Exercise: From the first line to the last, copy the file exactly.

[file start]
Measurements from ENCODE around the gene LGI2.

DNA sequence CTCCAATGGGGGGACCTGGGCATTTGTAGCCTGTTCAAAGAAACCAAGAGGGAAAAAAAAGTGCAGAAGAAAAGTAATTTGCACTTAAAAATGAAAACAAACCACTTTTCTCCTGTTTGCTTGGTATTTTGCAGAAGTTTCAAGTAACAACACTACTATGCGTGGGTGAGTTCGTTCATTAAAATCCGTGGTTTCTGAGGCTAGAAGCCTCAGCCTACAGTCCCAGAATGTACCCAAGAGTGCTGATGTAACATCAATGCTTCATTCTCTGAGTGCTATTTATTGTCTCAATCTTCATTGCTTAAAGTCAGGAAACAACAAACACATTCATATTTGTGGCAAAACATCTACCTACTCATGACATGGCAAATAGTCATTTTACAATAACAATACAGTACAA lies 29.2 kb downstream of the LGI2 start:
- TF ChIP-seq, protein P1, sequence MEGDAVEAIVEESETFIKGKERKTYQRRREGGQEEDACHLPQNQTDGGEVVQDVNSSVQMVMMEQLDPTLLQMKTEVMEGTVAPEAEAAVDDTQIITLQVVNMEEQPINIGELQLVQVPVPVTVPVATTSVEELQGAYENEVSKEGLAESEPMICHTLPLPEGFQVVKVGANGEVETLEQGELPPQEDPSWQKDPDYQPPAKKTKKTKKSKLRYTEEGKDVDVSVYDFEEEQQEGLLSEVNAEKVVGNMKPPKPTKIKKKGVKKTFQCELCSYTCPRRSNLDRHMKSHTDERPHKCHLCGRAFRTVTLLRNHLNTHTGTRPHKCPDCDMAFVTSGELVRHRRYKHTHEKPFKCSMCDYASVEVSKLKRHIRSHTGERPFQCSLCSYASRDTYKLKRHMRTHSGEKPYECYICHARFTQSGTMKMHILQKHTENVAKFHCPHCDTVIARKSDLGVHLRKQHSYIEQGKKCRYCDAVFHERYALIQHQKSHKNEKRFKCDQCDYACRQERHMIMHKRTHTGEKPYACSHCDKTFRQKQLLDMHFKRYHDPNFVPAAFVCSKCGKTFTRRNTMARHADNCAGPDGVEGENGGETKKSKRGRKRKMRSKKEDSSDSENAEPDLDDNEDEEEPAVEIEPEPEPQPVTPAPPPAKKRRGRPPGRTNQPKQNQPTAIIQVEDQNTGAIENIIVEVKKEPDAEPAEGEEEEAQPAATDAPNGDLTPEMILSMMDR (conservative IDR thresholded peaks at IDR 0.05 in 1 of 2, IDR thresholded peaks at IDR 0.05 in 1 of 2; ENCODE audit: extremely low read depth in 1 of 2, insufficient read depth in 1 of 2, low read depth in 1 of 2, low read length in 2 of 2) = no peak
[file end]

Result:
Measurements from ENCODE around the gene LGI2.

DNA sequence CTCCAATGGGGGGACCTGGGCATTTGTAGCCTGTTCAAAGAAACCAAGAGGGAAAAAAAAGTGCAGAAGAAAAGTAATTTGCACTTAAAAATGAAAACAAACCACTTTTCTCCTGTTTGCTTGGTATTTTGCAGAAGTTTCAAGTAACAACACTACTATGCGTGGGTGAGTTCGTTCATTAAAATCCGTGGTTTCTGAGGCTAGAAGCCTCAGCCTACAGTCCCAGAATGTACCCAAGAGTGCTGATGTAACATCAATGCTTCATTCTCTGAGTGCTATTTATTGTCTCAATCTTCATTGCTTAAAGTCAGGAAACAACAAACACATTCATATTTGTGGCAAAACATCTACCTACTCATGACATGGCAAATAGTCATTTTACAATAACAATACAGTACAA lies 29.2 kb downstream of the LGI2 start:
- TF ChIP-seq, protein P1, sequence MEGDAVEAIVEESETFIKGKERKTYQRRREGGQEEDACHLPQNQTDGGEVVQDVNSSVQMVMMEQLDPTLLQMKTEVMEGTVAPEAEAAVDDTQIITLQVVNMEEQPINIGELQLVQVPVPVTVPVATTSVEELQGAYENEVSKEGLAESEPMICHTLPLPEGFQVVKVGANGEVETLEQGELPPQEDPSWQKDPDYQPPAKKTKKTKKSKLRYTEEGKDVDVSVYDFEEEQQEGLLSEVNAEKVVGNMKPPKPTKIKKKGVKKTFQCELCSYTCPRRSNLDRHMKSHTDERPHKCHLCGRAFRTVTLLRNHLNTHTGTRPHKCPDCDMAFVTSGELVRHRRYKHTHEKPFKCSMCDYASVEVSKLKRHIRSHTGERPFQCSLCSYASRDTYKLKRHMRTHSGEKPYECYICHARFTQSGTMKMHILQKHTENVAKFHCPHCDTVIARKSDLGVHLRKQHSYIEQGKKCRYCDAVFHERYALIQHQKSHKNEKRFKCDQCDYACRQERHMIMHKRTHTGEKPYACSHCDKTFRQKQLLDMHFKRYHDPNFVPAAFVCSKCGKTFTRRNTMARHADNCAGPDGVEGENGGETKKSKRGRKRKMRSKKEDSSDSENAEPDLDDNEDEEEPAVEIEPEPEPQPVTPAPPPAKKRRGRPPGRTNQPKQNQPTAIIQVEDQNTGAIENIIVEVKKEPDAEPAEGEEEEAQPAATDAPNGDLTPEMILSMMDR (conservative IDR thresholded peaks at IDR 0.05 in 1 of 2, IDR thresholded peaks at IDR 0.05 in 1 of 2; ENCODE audit: extremely low read depth in 1 of 2, insufficient read depth in 1 of 2, low read depth in 1 of 2, low read length in 2 of 2) = no peak